The Australian government insisted on Tuesday there would be “no blank cheques” to bail out national carrier Qantas which admitted a plan to repeal legislation restricting foreign ownership was destined to fail.
The cabinet of conservative Prime Minister Tony Abbott on Monday evening said it would move to change a section of the Qantas Sales Act which limits foreign ownership to 49 percent to free up capital for the airline.
But with the Labor opposition and other minor parties making clear they will oppose the legislation in the upper house Senate over fears jobs will be sent offshore, the proposal is effectively redundant.
Qantas said the changes were doomed, adding that it needed help now after its A$235 million loss in the six months to December 31 and a decision to slash 5 000 jobs.
“We have consistently said that removal of foreign ownership provisions that apply uniquely to Qantas is an important longer term objective to create a fair and free aviation market in Australia,” it said in a statement.
“However, it is clear that such a move would have limited chance of passing through the Senate.”
Qantas complains that is battling not only high fuel prices but fierce competition from subsidised rivals such as key domestic competitor Virgin Australia, which is majority-owned by state-run Singapore Airlines, Etihad and Air New Zealand.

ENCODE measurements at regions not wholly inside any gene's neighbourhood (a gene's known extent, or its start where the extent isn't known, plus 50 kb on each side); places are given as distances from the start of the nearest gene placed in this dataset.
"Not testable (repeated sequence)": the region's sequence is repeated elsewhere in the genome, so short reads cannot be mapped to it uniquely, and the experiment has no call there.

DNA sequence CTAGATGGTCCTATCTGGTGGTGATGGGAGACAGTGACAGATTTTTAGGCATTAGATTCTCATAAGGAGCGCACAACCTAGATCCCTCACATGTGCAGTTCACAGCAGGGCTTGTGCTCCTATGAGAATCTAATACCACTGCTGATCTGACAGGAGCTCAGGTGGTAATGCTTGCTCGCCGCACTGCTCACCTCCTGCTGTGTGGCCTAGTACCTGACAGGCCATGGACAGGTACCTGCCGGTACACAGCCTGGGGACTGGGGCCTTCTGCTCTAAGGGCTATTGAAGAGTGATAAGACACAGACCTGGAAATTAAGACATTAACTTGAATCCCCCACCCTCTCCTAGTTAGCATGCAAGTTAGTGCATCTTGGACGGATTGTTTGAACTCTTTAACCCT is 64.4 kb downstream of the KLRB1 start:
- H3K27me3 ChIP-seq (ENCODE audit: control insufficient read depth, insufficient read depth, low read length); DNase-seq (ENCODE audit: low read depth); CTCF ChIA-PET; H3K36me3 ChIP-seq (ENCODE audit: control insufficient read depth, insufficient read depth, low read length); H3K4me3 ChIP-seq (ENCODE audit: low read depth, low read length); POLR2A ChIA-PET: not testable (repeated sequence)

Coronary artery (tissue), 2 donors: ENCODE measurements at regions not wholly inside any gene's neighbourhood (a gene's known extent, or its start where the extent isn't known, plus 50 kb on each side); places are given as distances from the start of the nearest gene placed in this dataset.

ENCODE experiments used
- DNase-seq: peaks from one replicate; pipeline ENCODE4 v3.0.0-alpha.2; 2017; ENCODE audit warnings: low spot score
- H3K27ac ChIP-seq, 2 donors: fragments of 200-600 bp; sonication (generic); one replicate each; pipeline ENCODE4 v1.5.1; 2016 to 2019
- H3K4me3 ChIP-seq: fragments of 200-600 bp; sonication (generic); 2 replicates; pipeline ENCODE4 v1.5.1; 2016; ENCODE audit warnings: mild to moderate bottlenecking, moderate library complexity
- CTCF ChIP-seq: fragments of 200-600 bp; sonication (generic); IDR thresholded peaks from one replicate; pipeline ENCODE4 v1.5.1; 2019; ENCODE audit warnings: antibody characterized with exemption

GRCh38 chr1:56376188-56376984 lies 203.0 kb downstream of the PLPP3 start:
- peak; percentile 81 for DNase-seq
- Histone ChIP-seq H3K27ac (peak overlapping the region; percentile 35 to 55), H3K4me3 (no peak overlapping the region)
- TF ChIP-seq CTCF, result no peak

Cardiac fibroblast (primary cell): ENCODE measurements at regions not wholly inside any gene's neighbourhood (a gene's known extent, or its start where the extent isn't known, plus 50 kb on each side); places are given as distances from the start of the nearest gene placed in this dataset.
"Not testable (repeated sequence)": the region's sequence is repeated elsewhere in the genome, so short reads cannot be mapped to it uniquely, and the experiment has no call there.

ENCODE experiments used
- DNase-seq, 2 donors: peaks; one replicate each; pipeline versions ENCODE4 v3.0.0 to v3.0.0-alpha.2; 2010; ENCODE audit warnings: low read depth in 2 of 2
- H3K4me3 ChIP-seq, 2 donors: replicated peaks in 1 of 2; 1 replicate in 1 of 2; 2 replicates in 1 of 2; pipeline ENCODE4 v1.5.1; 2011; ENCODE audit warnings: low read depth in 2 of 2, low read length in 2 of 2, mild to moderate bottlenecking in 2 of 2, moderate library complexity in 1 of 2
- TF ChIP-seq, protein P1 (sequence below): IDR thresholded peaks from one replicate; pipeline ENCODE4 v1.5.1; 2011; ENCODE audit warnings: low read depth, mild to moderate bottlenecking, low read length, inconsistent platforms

“We need immediate action to address the imbalance that has been allowed to persist for almost two years - namely Virgin's unlimited ability to access foreign capital from government-owned airlines to fund a loss-making strategy against Qantas,” it said.
“If this proposal by the government to change the Qantas Sale Act is not passed, we would expect the government and the parliament to consider alternative measures to balance the unlevel playing field in Australian aviation.”
But Canberra has ruled out a debt guarantee or line of credit as short-term help and Treasurer Joe Hockey refused to budge on Tuesday.
“We are not writing out blank cheques,” he said, with the government taking a hardline on taxpayer handouts to business since coming to office last year.
“There is no money,” he added. “There's nothing left in the bank to write out largesse to individual companies.” - Sapa-AFP